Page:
12. The double valve as recited in claim 11 including a first solenoid pilot valve and another first solenoid pilot valve associated with the first unitary valve assembly and a second solenoid pilot valve and another second solenoid pilot valve associated with the second unitary valve assembly, wherein energization of the first solenoid pilot valve and the another second solenoid pivot valve moves the first spool and the second spool to the first actuated position, and energization of the another first solenoid pilot valve and the second solenoid pivot valve moves the first spool and the second spool to the second actuated position.

13. The double valve as recited in claim 11 wherein, when one of the first spool and the second spool is in the initial position and the other of the first spool and the second spool is in one of the first actuated position and the second actuated position the double valve malfunctions, and the fluid does not exit the double valve through either the first common outlet passage or the second common outlet passage.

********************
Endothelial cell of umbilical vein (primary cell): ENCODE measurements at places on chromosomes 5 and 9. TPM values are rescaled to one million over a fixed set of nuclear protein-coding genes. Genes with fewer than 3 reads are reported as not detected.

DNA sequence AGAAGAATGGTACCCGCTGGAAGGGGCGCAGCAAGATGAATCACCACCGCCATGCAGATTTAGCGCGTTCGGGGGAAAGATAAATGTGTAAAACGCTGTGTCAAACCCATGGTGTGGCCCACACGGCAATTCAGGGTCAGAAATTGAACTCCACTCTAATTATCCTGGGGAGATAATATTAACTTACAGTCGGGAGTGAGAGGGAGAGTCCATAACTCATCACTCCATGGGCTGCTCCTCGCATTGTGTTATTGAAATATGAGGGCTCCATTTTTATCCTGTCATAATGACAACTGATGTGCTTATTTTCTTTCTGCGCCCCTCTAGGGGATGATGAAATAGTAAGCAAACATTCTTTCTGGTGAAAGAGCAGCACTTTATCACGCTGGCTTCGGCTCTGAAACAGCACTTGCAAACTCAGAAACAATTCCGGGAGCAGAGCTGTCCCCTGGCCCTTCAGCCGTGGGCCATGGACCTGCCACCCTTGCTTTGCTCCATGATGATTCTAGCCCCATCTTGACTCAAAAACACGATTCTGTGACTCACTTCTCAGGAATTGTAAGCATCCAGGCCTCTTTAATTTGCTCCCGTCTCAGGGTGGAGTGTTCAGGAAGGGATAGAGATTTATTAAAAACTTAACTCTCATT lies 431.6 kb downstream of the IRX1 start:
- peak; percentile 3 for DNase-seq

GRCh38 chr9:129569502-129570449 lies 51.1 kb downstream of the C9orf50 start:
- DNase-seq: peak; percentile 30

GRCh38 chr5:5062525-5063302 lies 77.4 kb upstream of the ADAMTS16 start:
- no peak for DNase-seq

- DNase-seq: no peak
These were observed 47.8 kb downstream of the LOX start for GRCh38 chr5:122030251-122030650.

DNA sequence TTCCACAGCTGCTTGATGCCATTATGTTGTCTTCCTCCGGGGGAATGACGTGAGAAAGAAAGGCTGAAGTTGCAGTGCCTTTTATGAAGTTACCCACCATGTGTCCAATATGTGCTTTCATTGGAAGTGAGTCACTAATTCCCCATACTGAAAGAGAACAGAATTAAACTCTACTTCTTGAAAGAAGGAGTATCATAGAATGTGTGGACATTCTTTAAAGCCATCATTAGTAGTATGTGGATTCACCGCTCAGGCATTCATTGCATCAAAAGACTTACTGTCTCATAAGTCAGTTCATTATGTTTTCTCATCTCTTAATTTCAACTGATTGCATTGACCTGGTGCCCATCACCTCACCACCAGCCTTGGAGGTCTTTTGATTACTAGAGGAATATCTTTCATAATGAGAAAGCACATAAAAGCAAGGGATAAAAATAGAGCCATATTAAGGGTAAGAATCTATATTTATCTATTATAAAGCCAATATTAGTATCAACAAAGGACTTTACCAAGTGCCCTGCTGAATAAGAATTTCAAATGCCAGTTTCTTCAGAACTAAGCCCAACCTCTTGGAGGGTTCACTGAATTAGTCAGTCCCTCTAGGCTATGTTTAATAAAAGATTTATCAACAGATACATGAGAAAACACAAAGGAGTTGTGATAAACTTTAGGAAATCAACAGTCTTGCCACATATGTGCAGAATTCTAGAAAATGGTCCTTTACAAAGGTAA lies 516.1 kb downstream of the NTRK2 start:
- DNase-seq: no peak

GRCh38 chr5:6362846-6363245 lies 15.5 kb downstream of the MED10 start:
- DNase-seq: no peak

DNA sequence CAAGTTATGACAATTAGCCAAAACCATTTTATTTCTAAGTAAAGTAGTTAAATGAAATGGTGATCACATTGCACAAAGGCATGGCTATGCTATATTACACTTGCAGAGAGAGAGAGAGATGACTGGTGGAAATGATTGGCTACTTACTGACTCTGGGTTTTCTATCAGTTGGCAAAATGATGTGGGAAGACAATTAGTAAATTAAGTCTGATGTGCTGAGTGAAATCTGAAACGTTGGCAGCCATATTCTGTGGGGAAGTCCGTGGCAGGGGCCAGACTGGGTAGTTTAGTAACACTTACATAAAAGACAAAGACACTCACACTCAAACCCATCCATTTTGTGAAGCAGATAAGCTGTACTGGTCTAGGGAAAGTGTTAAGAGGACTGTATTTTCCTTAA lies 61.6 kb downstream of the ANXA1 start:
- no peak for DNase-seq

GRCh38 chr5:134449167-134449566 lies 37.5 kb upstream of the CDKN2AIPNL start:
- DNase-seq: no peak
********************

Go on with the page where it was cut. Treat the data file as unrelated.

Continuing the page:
14. The double valve as recited in claim 11 wherein, when one of the first spool and the second spool is in one of the first actuated position and the second actuated position and the other of the first spool and the second spool is in the other of the first actuated position and the second actuated position the double valve malfunctions, and the fluid does not exit the double valve through either the first common outlet passage or the second common outlet passage.

Description:

BACKGROUND OF THE INVENTION

The present invention relates generally to a control valve, and more specifically to a double valve constructed from two unitary valve assemblies.